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Ocf Blackwood Human Chord

Ocf Blackwood Human Chord

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Published by Wm Monroe

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Published by: Wm Monroe on Sep 17, 2011
Copyright:Attribution Non-commercial


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The Human Chord
Algernon Henry Blackwood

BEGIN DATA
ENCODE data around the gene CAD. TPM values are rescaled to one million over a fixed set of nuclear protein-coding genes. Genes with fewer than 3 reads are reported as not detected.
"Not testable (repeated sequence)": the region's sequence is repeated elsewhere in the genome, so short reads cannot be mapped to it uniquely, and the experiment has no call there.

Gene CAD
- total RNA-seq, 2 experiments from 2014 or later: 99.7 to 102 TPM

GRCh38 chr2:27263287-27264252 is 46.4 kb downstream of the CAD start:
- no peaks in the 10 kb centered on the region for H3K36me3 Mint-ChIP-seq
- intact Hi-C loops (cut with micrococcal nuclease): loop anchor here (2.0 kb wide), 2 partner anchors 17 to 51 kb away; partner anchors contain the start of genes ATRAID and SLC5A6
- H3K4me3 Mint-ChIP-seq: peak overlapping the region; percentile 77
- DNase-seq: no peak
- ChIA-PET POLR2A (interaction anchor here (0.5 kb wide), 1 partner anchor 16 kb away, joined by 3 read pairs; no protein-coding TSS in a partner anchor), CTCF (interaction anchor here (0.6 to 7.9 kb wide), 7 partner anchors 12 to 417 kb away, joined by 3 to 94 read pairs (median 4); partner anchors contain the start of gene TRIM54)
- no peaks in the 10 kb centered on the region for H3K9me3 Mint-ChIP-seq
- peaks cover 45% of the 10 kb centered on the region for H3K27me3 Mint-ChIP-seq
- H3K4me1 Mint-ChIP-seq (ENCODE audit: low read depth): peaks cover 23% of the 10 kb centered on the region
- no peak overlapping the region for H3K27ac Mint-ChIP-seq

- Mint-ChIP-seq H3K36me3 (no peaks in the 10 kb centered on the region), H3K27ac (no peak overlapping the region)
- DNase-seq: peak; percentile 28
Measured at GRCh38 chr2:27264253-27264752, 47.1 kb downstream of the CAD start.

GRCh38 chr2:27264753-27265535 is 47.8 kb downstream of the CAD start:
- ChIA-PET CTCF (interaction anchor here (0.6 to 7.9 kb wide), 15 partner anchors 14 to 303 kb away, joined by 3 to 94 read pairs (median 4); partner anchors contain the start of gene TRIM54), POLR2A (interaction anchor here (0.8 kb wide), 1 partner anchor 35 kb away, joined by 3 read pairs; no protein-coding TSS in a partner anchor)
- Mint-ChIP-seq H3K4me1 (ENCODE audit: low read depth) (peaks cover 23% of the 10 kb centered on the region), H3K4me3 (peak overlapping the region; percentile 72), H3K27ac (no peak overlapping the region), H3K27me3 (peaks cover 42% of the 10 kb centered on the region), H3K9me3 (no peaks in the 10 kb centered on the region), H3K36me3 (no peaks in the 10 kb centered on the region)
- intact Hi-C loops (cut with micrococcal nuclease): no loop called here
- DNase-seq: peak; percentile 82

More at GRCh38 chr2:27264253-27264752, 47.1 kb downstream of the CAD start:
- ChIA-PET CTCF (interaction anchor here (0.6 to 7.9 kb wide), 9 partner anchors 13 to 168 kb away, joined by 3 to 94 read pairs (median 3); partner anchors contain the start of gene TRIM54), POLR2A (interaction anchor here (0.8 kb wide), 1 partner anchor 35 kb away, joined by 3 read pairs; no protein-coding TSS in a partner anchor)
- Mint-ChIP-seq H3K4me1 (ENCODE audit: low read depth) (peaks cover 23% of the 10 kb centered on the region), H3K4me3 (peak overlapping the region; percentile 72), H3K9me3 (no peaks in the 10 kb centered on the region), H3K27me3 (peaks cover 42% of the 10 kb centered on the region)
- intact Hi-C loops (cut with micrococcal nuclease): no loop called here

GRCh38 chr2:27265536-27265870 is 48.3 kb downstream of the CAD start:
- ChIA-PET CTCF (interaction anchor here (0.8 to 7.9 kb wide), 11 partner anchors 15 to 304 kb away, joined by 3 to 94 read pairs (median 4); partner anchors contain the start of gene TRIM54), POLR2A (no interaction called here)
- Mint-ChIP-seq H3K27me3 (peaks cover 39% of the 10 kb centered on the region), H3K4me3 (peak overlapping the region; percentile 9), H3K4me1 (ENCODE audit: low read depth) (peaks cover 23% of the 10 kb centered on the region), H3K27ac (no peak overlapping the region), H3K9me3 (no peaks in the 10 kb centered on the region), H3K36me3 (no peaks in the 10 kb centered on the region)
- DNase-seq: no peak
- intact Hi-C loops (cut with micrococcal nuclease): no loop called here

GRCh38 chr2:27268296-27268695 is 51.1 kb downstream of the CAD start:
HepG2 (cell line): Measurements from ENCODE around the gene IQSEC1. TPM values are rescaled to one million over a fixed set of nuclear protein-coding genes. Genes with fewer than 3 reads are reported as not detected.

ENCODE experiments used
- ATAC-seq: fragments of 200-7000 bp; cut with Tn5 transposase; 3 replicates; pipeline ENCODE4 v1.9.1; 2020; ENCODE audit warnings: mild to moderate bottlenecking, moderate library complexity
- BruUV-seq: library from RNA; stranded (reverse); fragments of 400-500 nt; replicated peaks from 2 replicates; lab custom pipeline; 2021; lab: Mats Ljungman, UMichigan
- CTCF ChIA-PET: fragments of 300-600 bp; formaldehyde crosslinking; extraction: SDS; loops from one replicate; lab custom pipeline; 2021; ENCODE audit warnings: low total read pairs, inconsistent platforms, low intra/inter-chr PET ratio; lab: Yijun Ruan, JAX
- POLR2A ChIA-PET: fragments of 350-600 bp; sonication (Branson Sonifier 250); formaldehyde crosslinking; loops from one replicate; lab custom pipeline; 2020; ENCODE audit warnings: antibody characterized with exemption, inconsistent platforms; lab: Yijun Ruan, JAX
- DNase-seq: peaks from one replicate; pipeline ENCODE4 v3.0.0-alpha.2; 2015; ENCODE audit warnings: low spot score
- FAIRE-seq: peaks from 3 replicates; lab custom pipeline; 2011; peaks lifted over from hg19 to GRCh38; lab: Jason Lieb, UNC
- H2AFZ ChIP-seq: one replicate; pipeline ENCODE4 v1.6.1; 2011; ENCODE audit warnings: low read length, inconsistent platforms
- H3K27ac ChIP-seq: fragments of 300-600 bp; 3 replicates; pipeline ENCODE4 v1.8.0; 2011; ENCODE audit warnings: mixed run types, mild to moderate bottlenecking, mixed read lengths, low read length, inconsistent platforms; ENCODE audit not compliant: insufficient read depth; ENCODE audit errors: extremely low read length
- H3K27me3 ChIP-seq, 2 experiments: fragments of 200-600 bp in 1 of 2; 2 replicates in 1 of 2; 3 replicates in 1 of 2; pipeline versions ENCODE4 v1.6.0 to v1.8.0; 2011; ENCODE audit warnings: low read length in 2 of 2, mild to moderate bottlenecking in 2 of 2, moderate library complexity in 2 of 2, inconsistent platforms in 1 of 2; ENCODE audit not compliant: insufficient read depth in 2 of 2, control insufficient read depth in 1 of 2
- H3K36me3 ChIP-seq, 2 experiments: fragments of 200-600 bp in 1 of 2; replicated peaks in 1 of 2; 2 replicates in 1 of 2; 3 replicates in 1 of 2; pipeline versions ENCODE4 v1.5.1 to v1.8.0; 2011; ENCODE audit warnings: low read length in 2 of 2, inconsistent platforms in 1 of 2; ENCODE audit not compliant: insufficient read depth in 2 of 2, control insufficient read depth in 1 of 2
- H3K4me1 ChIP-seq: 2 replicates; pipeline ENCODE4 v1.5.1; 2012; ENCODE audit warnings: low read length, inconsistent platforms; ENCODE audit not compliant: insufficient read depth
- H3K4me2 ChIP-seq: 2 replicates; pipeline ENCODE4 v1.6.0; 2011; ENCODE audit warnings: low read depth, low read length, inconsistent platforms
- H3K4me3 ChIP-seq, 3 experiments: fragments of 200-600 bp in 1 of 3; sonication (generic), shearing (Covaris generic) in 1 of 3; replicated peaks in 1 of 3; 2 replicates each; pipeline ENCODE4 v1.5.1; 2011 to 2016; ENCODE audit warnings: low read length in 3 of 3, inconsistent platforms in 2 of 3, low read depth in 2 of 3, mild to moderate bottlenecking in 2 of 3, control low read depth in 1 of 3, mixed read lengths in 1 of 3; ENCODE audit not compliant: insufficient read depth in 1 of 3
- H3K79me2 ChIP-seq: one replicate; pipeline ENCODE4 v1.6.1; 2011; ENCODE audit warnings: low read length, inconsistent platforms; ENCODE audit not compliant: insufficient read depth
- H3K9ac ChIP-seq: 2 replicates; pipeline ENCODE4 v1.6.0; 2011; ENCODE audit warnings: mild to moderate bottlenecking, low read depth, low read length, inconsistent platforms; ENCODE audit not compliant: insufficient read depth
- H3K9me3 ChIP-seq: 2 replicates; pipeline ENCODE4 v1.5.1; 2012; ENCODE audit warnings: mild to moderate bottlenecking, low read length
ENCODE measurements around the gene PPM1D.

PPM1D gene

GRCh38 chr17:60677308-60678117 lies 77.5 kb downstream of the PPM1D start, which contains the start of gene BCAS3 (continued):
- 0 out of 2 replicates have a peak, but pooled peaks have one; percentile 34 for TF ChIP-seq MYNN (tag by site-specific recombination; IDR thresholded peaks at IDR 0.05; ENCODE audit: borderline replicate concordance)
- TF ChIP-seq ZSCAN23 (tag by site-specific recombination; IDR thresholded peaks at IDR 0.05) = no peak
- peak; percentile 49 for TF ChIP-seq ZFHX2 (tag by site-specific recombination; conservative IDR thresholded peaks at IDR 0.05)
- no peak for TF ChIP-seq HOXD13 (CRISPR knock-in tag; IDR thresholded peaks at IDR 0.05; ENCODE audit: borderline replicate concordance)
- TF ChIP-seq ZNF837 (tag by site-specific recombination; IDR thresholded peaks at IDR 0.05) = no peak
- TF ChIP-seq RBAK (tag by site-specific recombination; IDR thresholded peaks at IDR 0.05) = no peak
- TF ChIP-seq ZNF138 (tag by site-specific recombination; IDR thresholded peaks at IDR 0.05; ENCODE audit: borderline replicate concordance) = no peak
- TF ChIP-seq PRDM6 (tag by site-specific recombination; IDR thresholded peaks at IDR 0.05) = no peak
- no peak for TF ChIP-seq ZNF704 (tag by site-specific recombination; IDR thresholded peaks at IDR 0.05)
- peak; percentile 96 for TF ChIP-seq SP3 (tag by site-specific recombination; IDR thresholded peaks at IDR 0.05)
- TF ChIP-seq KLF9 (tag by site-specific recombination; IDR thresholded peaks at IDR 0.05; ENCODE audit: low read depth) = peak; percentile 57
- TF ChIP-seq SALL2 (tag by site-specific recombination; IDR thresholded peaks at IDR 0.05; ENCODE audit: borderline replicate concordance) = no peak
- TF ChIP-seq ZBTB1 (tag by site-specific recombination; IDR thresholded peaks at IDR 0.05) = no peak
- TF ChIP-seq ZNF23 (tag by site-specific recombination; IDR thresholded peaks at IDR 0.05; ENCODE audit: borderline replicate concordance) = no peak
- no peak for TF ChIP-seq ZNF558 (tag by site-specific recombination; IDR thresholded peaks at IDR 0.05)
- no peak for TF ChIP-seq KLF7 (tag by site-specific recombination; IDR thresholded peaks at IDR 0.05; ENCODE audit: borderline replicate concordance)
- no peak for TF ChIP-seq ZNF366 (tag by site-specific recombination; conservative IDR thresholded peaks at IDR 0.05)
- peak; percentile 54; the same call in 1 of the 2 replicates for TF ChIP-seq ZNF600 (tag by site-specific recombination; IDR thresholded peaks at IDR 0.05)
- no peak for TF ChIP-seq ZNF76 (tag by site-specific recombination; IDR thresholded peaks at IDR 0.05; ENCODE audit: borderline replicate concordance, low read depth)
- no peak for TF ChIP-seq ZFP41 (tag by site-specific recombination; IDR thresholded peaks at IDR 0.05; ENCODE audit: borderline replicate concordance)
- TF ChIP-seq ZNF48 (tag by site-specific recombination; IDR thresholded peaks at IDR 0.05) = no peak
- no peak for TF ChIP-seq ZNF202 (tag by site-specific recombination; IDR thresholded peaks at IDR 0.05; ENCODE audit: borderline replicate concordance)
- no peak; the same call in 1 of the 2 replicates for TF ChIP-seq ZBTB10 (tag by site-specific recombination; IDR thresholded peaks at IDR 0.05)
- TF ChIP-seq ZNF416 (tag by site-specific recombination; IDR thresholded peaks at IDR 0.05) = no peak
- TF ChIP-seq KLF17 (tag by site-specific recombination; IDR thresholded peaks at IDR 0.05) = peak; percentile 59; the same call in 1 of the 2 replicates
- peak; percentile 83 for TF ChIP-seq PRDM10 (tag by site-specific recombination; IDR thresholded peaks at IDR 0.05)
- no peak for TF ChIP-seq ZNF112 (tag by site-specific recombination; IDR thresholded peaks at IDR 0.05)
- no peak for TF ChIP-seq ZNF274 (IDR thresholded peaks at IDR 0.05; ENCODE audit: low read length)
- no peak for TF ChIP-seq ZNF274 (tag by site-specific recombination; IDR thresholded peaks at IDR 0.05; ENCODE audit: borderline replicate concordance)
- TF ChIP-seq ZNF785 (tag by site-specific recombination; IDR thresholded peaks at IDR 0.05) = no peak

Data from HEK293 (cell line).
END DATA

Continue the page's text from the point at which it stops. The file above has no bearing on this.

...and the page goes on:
IAS a boy he constructed so vividly in imagination that he came to believe in the livingreality of his creations: for everybody and everything he found names--real names. Insidehim somewhere stretched immense playgrounds, compared to which the hayfields andlawns of his father's estate seemed trivial: plains without horizon, seas deep enough tofloat the planets like corks, and "such tremendous forests" with "trees like tall pointedhill-tops." He had only to close his eyes, drop his thoughts inwards, sink after themhimself, call aloud and--see.His imagination conceived and bore--worlds; but nothing in these worlds became aliveuntil he discovered its true and living name. The name was the breath of life; and, sooner or later, he invariably found it.Once, having terrified his sister by affirming that a little man he had created would comethrough her window at night and weave a peaked cap for himself by pulling out all her hairs "that hadn't gone to sleep with the rest of her body," he took characteristic measuresto protect her from the said depredations. He sat up the entire night on the lawn beneathher window to watch, believing firmly that what his imagination had made alive wouldcome to pass.She did not know this. On the contrary, he told her that the little man had died suddenly;only, he sat up to make sure. And, for a boy of eight, those cold and haunted hours musthave seemed endless from ten o'clock to four in the morning, when he crept back to hisown corner of the night nursery. He possessed, you see, courage as well as faith andimagination.Yet the name of the little man was nothing more formidable than "Winky!""You might have known he wouldn't hurt you, Teresa," he said. "Any one with that namewould be light as a fly and awf'ly gentle--a regular dicky sort of chap!""But he'd have pincers," she protested, "or he couldn't pull the hairs out. Like an earwighe'd be. Ugh!""Not Winky! Never!" he explained scornfully, jealous of his offspring's reputation. "He'ddo it with his rummy little fingers."